First, a strict spatial partitioning: the closing of the town and its outlying districts, a prohibition to leave the town on pain of death … On the appointed day, everyone is ordered to stay indoors: it is forbidden to leave on pain of death. … Each family will have made its own provisions; but, for bread and wine, small wooden canals are set up between the street and the interior of the houses, thus allowing each person to receive his ration without communicating with the suppliers and other residents; meat, fish and herbs will be hoisted up into the houses with pulleys and baskets. If it is absolutely necessary to leave the house, it will be done in turn, avoiding any meeting. Only the intendants, syndics and guards will move about the streets and also, between the infected houses, from one corpse to another…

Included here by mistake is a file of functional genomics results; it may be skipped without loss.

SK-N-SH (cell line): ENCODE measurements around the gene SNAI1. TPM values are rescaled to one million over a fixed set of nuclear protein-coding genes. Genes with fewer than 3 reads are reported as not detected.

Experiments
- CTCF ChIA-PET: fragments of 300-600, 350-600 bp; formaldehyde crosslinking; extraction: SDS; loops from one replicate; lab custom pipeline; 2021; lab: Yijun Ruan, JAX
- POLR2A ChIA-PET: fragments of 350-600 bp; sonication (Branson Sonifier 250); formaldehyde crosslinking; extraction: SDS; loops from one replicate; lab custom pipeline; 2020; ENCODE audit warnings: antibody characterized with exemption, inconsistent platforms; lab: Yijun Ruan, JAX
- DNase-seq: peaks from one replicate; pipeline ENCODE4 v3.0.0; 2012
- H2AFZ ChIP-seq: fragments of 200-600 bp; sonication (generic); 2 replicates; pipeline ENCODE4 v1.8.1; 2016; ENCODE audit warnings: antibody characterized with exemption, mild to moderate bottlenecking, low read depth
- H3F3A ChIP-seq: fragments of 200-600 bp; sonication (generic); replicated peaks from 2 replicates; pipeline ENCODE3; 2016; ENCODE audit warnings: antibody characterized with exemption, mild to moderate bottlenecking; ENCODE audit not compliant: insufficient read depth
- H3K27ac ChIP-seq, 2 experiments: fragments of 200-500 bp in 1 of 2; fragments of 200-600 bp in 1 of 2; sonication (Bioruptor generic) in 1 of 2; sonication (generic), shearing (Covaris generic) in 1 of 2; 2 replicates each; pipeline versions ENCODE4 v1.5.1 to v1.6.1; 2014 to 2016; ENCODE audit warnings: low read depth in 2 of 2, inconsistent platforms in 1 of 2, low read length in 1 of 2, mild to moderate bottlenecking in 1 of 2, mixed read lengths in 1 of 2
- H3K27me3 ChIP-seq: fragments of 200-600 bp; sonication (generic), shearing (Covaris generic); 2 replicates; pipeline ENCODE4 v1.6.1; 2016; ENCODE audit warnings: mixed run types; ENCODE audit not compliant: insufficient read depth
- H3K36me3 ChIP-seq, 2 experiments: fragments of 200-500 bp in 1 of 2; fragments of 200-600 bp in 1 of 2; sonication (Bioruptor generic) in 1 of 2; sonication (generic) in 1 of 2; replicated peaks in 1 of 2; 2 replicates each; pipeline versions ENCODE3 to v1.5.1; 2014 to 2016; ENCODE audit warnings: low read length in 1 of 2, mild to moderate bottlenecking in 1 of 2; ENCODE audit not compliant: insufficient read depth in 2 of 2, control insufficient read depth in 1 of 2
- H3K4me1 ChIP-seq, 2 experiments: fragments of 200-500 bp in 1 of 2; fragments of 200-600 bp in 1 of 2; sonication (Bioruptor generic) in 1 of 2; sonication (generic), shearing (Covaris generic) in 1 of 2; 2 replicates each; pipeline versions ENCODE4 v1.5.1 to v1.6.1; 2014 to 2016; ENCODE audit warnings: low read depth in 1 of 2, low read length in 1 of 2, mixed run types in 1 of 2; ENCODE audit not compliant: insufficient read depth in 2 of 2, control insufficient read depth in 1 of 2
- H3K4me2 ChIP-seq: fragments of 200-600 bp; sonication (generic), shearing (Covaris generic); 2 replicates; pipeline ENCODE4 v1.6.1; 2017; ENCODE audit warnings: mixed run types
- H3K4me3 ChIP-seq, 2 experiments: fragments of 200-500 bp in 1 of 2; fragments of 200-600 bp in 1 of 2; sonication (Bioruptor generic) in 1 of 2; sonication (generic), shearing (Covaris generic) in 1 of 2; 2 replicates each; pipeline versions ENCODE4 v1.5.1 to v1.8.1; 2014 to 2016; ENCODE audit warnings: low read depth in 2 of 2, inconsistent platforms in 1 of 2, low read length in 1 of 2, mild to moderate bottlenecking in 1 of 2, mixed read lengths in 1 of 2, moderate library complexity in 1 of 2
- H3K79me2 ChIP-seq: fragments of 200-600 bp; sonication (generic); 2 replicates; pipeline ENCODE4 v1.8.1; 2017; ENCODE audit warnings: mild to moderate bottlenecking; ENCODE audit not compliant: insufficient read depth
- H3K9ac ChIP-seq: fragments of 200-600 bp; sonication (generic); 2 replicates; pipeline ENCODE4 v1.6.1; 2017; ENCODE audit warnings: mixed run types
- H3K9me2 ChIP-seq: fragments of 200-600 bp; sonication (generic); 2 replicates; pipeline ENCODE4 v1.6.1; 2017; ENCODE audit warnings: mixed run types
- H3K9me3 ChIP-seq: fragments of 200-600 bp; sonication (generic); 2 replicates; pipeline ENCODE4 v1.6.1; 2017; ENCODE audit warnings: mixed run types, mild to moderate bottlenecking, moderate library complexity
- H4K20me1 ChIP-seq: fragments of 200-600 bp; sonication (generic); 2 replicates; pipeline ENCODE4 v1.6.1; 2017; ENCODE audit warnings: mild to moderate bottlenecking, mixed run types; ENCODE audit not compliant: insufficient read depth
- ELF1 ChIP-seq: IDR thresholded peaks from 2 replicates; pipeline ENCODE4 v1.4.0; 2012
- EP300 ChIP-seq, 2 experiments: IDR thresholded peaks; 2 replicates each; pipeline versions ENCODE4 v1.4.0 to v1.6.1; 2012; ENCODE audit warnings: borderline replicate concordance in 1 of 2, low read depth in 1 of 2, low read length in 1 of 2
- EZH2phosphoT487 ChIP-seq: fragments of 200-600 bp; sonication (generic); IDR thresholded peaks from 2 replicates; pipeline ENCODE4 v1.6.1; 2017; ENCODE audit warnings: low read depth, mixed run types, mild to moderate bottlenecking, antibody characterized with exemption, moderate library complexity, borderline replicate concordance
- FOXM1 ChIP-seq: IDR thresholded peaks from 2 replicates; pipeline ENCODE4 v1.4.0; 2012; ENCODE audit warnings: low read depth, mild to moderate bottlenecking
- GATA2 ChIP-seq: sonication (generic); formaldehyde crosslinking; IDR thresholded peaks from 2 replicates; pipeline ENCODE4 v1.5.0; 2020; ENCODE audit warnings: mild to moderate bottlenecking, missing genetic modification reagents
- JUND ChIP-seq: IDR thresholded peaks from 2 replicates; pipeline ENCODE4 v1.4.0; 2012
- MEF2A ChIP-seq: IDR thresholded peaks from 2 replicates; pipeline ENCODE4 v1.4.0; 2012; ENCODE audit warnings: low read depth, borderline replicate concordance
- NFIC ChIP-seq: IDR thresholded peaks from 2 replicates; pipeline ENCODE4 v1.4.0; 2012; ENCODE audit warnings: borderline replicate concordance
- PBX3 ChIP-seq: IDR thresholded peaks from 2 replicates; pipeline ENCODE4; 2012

—Michel Foucault, “Panopticism” (##)

Not quite the end of the seventeenth century, but an eerie similarity. Terrorism as the modern plague. A total, city-wide discipline, but updated for our societies of control. Justified or no, haunting in the extreme …

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